Adam Smith's View on the Humans' Sense of Sympathy in Relation to the Novel Frankenstein by Mary Shelley

When Adam Smith defines sympathy as a sentiment that is not “confined to virtuous and humane people” that even “the greatest ruffian, the most hardened criminal, has something of it”, it makes us further question Frankenstein’s and his monster’s humanity or lack thereof. If as Smith suggests that moral sentiments are so deeply rooted within us that our immediate subconscious response to other people’s misery is compassion then, why did the author of Frankenstein choose to leave the monster misunderstood and rejected by all? Even in the end, at the moment of the monster’s death, no other characters can feel any sympathy or even pity him.

Again, the monster shows more humanity and wisdom when he cries over the dead body of his creator because although his feelings were never reciprocated, he was attached to Victor and he realized the error of his ways. What particularly struck me in the end was the monster’s monologue which states: “I shall die, and what I now feel be no longer felt.

Soon these burning miseries will be extinct. / shall ascend my funeral pile triumphantly and exult in the agony of the torturing flames.” This suggests that only in death, can the monster find inner peace as he knows that no one will accept him but will the “burning miseries” truly end? In this sense, it may refer to the agony he feels from total rejection but it could also refer to the abstract concepts of isolation and dejection themselves.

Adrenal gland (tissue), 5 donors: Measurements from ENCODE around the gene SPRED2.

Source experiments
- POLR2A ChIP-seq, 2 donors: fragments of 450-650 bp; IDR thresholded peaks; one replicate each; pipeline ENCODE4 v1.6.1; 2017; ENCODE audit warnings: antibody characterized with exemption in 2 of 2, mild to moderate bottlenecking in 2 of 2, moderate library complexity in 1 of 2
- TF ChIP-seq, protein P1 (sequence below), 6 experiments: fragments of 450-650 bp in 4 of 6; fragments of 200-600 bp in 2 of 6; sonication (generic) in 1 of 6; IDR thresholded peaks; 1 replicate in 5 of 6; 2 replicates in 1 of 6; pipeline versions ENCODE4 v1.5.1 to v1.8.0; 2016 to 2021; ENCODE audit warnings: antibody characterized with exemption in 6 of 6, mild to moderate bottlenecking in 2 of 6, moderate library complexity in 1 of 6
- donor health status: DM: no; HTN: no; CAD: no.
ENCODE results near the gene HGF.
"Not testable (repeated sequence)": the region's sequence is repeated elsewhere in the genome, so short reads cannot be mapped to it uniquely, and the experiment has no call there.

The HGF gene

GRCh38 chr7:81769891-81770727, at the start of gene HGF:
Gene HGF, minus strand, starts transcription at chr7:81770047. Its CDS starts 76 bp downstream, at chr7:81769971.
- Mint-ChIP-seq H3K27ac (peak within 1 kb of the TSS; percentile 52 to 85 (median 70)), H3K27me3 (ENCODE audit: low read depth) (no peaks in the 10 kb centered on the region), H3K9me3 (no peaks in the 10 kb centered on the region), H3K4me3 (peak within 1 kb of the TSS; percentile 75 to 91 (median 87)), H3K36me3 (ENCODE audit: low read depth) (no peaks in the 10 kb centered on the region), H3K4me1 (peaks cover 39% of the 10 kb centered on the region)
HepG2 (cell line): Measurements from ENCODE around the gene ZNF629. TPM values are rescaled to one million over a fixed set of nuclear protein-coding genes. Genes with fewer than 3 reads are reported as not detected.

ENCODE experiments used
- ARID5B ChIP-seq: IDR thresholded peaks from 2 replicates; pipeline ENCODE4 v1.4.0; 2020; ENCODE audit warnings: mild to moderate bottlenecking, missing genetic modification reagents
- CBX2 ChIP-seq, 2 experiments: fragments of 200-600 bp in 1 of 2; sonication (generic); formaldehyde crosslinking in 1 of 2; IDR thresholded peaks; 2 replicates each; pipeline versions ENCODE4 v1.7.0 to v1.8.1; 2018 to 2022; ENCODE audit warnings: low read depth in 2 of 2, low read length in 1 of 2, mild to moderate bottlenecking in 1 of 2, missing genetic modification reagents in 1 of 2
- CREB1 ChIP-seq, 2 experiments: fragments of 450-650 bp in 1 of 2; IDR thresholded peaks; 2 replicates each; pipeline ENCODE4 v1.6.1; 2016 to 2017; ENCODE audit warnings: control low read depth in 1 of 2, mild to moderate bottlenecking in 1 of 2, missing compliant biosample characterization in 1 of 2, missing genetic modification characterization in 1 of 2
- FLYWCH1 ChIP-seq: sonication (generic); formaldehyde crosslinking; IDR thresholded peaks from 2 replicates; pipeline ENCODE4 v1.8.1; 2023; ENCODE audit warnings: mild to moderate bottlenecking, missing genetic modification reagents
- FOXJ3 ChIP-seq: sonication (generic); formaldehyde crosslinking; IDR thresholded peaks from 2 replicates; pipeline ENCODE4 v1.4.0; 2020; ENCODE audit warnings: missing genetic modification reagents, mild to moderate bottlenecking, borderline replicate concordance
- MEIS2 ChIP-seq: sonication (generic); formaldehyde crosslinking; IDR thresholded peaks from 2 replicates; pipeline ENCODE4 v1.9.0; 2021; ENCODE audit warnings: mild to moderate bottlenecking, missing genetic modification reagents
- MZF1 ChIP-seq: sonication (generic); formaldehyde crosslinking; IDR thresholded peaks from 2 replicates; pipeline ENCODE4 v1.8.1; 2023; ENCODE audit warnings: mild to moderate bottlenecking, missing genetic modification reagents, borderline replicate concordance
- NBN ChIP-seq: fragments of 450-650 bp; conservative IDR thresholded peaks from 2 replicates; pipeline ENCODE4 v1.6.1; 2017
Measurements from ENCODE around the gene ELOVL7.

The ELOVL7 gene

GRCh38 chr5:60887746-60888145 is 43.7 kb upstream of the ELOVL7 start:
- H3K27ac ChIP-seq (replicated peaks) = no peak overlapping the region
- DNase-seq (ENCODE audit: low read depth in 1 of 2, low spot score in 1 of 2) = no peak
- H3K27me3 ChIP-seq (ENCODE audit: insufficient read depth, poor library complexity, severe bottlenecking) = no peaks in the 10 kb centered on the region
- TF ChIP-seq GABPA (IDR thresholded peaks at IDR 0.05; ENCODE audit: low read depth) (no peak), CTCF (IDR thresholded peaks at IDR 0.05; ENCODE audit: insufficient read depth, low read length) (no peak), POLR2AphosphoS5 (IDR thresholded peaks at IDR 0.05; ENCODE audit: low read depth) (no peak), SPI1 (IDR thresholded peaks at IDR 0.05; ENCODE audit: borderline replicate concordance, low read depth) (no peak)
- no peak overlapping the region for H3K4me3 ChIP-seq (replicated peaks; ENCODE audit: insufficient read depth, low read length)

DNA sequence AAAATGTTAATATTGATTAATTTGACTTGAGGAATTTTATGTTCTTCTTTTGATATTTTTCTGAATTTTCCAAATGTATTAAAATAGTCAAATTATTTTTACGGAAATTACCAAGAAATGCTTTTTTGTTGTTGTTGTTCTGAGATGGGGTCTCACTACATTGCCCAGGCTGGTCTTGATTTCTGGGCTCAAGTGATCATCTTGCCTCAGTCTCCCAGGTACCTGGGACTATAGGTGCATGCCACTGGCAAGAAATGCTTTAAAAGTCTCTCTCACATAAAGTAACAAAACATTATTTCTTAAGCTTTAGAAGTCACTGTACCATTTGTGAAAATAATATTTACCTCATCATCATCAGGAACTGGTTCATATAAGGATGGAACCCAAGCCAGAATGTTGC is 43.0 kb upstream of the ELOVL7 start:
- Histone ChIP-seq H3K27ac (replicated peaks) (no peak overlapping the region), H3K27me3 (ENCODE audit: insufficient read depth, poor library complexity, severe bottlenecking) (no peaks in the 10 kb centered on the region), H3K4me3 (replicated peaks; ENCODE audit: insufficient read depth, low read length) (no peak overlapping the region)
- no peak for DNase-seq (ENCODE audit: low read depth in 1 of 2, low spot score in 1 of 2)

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Thus, we could argue that since these miseries will never disappear, the suffering will continue as the issues raised in this novel from societal constraints to the moral debate on right and wrong will never cease but keep moving in a vicious cycle. Also, by letting the monster regain control of the narrative in the end, Mary Shelley implies the idea that hope is not completely lost as we all have the capacity to feel for one another like Smith suggests but we must not restrict those feelings. By making such an uncanny resemblance of humanity the martyr of the story, she makes us question the core of our humanity and the moral obligations we have to one another.

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Adam Smith's View on the Humans' Sense of Sympathy in Relation to the Novel Frankenstein by Mary Shelley. (2022, May 10). Retrieved from

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